Berserk Manga Review (Part 24): The Eclipse

At long last, we have arrived. The most iconic sequence in all of Berserk. When people think of this manga, chances are, this is the very first thing they think of. And for good reason.

Today, we’re covering:

  • The Promised Time
  • Advent
  • The Inhuman Host
  • The Castle
  • Parting

Alas, we can’t cover it all in one article. There is way too much to talk about for that.

Oh, boy! A waking nightmare!

Trapped within a strange, distorted realm, the panicked Hawks try to get a grip of their bearings. But just as they finally begin to calm down, the God Hand appear before them, offering Griffith a place among them. The cost: the lives of all those who follow him. Are the supposed angels making a vain offer? Or will the White Hawk take to black?

If you read the Black Swordsman arc – as you should have, you heathen swine – then you’ll have been waiting for this moment. Knowing where Guts and Griffith end up – or at least, having an idea – adds a subtle sense of dread to the entire Golden Age. In every scene, there’s this nagging sense of grim curiosity; how do these two men, so young and amiable, become the pair of monsters snapping at each other’s throats that we met in the first few chapters?

Well now, we know.

This section does a masterful job of building the sense of horror and dread. We just saw how hard it was for Guts and the Hawks to kill a single Apostle in Wyald. Now, they’re surrounded on all sides by them, trapped in a hellish realm from which there can be no escape. All of this is captured with some of the most striking, grim, and terrifying artwork in the whole series.

What the actual fuck?! That’s so weird! It’s so cool! That’s fucking terrifying!

The introduction of each God Hand member is a fantastic example. Each one arrives in a way that can best be described as mind-bendingly horrifying. It gives our main antagonists so much personality without them needing to say so much as a word, and it lends to the feeling that this is all a bizarre nightmare.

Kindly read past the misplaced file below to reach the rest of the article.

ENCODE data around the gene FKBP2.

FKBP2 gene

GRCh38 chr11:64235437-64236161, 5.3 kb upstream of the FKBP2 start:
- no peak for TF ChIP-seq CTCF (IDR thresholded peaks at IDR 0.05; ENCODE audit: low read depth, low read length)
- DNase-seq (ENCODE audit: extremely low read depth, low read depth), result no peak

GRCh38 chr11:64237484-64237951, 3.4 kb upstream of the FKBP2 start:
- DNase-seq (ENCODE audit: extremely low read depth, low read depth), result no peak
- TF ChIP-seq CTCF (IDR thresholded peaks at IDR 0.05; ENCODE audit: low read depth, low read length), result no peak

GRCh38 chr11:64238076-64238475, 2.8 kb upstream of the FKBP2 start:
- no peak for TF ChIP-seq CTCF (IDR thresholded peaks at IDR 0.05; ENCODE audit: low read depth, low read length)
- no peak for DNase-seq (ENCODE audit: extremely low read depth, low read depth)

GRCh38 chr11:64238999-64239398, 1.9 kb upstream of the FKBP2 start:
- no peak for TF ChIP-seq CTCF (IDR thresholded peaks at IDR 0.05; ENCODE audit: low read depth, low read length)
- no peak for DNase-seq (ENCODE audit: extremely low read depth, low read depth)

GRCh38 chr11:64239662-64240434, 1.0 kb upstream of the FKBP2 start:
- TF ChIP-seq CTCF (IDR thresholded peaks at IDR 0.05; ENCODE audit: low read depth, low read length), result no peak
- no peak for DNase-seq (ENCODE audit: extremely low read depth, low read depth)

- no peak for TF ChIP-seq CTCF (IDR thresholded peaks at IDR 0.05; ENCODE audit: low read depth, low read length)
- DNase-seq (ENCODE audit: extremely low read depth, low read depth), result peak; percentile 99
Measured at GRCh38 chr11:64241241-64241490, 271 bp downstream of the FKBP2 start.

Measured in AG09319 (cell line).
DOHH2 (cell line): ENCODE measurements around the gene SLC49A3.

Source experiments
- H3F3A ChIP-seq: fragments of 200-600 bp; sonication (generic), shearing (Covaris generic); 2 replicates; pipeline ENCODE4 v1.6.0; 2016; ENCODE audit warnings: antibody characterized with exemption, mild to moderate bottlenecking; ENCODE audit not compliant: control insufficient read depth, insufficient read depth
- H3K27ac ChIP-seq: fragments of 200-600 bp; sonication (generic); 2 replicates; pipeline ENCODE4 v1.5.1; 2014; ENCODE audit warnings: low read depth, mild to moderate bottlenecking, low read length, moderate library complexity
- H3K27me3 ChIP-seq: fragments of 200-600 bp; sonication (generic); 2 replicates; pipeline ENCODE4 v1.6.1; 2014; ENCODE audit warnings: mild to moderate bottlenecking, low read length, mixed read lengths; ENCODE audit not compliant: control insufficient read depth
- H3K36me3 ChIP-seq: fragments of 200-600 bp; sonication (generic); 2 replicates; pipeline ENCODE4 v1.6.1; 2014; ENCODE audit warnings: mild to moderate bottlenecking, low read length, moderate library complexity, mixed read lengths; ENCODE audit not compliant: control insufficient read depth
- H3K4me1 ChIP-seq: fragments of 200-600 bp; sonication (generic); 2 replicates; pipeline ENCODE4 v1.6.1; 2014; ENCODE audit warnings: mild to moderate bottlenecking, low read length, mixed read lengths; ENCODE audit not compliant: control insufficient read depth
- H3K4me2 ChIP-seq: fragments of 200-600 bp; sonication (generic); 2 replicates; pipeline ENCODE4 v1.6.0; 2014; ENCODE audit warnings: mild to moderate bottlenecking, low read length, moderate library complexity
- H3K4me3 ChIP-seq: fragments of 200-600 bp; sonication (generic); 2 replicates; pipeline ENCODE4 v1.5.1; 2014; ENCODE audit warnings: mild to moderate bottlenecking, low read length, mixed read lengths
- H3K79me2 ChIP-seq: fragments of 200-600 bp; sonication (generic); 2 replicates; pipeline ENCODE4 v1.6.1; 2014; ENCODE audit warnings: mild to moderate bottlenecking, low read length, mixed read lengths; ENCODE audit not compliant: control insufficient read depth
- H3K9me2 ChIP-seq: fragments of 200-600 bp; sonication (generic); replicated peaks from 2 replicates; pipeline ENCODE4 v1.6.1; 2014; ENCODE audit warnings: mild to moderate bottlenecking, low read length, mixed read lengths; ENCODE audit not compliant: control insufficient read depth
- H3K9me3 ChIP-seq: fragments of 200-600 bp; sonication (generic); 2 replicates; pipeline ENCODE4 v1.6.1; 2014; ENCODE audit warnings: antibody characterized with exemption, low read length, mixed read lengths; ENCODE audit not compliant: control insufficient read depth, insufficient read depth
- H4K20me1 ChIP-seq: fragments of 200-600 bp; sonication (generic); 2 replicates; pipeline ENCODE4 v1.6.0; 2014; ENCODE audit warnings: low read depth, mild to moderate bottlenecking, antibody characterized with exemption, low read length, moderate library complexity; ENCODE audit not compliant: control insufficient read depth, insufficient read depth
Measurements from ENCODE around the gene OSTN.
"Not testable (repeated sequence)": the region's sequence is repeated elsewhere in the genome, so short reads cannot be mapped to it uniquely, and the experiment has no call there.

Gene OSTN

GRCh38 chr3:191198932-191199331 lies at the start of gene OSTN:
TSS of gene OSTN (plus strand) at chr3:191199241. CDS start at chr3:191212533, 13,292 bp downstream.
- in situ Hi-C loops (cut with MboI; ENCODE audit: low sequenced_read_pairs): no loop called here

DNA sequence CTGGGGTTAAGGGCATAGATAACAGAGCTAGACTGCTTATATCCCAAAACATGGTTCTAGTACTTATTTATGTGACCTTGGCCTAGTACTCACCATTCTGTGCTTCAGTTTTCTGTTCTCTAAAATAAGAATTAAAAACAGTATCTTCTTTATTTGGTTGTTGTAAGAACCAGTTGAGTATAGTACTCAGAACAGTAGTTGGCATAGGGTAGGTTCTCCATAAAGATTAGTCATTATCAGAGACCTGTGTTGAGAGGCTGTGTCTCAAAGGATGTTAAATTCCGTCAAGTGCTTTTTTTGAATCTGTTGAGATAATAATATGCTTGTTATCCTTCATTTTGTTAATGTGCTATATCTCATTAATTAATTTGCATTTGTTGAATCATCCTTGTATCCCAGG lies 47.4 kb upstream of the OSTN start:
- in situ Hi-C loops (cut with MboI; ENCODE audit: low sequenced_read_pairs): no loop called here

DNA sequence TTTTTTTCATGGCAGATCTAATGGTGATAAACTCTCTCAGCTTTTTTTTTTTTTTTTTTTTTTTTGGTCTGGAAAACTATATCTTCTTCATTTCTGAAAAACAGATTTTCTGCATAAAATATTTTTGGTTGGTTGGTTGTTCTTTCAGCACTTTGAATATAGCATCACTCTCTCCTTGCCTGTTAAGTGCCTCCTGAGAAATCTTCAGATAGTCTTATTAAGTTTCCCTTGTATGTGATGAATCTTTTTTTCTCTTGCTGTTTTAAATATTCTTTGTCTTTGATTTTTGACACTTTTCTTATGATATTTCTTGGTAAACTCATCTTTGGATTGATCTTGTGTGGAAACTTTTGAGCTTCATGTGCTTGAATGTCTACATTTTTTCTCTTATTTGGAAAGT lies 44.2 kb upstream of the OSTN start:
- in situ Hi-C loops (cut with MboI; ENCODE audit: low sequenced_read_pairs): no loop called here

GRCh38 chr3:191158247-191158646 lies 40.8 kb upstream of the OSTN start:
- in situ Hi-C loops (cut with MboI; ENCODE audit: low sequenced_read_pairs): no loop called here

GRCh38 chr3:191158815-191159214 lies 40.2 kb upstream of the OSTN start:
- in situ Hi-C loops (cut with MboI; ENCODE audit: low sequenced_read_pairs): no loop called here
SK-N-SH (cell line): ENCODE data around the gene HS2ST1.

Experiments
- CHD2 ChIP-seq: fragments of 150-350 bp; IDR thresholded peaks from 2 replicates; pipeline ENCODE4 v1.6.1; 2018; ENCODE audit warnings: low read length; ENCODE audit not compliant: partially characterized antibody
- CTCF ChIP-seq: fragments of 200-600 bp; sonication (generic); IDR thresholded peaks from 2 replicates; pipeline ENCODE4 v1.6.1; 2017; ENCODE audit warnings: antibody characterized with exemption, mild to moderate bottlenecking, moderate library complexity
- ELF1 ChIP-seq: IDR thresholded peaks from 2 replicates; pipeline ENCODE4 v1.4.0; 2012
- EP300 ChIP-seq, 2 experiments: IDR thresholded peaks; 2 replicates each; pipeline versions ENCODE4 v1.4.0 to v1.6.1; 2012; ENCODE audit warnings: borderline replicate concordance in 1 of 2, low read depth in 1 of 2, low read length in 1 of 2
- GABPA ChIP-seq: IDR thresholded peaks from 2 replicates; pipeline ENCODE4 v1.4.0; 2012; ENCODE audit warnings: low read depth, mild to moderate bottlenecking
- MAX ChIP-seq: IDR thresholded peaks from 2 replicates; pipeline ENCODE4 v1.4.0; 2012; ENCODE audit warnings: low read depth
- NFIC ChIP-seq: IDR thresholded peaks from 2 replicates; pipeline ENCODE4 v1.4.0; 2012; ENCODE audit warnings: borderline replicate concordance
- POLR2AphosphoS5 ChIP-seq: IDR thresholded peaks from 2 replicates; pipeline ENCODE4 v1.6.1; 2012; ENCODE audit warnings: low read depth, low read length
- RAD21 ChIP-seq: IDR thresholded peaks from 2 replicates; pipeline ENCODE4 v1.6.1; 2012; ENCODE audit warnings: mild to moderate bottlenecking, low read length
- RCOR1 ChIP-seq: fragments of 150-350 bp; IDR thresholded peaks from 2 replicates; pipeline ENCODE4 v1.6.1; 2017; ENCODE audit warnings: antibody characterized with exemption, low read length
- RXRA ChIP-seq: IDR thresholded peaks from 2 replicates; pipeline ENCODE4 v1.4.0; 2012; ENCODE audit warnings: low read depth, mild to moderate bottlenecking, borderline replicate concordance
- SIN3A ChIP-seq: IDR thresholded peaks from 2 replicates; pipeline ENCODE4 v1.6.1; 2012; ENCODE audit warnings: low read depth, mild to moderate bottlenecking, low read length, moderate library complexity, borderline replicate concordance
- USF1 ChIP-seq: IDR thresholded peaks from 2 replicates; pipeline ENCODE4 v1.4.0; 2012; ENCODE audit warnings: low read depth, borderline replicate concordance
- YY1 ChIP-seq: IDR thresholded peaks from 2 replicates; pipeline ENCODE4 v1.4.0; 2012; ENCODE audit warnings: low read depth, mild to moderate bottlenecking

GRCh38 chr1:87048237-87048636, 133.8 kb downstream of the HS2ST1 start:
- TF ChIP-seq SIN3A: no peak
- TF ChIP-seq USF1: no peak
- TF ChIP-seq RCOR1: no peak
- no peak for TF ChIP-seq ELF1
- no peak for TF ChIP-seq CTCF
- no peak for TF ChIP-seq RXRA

But Guts, even now, doesn’t have a single shit to give. He looks them all dead in the eyes and tells them, in so many words, to fuck off. But he’s so far beneath them that they don’t even acknowledge him. Their eyes are focused sorely on Griffith.

And this is where the nightmare really begins. Separating Griffith from the others, the God Hand begin to manipulate him into joining them. They bombard him with nightmarish visions, ranging from the old crone who gave him the Behelit to the little boy who dreamed of being a knight, whom died fighting for Griffith’s dream. They essentially try to guilt Griffith into making the sacrifice, because if he doesn’t, then their deaths will have all been for nothing.

Yet their manipulation ultimately means nothing. The God Hand aren’t the ones who make up Griffith’s mind. It’s Guts.

Meeting the eyes of his only friend, Griffith realizes just how much Guts really means to him. Of all the countless enemies he’s slain and the allies he’s lost, he never once lost sight of his goal. Never. Guts was the only one to ever make Griffith lose sight of that goal. Only him.

So, Griffith makes his choice.

I sacrifice.

Two words. Simple words. Only half-spoken through his severed tongue. Yet they are enough to end any sympathy we had for this character. With those two words, he becomes one of the most loathsome bastards in the history of manga.

But, just like the Eclipse itself, the horror has only just begun.

Oh yeah, Puck showed up in this section. Pretty easy to forget all that, considering… you know. Everything else.

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